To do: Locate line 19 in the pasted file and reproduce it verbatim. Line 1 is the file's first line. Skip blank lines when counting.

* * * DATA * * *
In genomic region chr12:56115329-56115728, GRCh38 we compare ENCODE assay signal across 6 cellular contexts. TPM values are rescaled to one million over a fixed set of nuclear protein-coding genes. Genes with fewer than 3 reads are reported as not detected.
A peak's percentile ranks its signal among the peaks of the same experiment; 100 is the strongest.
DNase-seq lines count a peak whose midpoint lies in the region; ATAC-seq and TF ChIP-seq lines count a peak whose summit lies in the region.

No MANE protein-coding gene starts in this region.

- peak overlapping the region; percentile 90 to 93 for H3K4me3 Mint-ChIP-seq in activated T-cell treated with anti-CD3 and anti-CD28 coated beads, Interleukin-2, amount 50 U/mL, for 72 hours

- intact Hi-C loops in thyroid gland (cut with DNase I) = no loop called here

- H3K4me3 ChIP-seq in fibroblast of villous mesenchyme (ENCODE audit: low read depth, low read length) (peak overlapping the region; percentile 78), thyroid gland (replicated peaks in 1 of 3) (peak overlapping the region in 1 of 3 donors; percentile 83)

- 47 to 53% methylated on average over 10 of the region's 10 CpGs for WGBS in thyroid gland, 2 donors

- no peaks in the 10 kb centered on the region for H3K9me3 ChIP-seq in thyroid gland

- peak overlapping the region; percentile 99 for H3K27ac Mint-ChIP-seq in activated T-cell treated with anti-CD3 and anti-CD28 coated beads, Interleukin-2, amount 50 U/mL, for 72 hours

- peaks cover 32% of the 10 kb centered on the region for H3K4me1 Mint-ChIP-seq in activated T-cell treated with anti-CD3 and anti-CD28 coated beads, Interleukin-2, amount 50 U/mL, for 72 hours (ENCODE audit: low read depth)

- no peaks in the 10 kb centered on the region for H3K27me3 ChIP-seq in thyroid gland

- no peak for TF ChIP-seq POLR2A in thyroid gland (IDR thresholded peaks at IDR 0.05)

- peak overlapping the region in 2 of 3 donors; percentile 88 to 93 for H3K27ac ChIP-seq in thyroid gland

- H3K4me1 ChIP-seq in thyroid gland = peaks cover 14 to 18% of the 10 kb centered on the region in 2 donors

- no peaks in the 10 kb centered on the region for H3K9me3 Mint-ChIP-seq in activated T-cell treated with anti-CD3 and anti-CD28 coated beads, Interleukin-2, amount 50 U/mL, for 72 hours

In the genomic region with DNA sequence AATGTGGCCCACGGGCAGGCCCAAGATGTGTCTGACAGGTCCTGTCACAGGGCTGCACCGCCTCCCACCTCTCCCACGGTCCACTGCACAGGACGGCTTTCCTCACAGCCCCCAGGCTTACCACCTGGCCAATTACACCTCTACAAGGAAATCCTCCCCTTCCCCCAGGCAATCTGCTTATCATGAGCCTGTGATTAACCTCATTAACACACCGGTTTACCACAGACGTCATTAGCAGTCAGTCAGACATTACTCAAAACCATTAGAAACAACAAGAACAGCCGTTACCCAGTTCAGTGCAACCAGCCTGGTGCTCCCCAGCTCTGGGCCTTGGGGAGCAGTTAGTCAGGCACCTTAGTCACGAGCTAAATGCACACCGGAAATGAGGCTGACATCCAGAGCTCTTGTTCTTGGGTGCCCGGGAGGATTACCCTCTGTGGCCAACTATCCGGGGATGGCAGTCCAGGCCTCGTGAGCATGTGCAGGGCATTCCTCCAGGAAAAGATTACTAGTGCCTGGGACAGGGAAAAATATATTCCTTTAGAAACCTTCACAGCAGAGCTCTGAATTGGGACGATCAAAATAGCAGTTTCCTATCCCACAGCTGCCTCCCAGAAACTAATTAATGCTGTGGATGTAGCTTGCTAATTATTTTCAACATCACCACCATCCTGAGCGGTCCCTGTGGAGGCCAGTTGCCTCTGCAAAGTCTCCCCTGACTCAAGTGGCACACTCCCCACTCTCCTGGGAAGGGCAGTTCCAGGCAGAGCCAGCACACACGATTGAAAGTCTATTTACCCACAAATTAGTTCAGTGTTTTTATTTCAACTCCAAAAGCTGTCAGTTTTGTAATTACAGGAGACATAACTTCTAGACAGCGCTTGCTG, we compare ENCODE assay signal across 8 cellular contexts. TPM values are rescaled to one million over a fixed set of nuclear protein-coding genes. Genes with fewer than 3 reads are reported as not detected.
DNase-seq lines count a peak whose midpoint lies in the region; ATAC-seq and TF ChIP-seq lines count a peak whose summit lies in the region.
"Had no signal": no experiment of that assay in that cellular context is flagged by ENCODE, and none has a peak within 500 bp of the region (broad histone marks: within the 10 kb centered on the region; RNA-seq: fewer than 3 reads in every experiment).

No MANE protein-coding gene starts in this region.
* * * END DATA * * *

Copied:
"Had no signal": no experiment of that assay in that cellular context is flagged by ENCODE, and none has a peak within 500 bp of the region (broad histone marks: within the 10 kb centered on the region; RNA-seq: fewer than 3 reads in every experiment).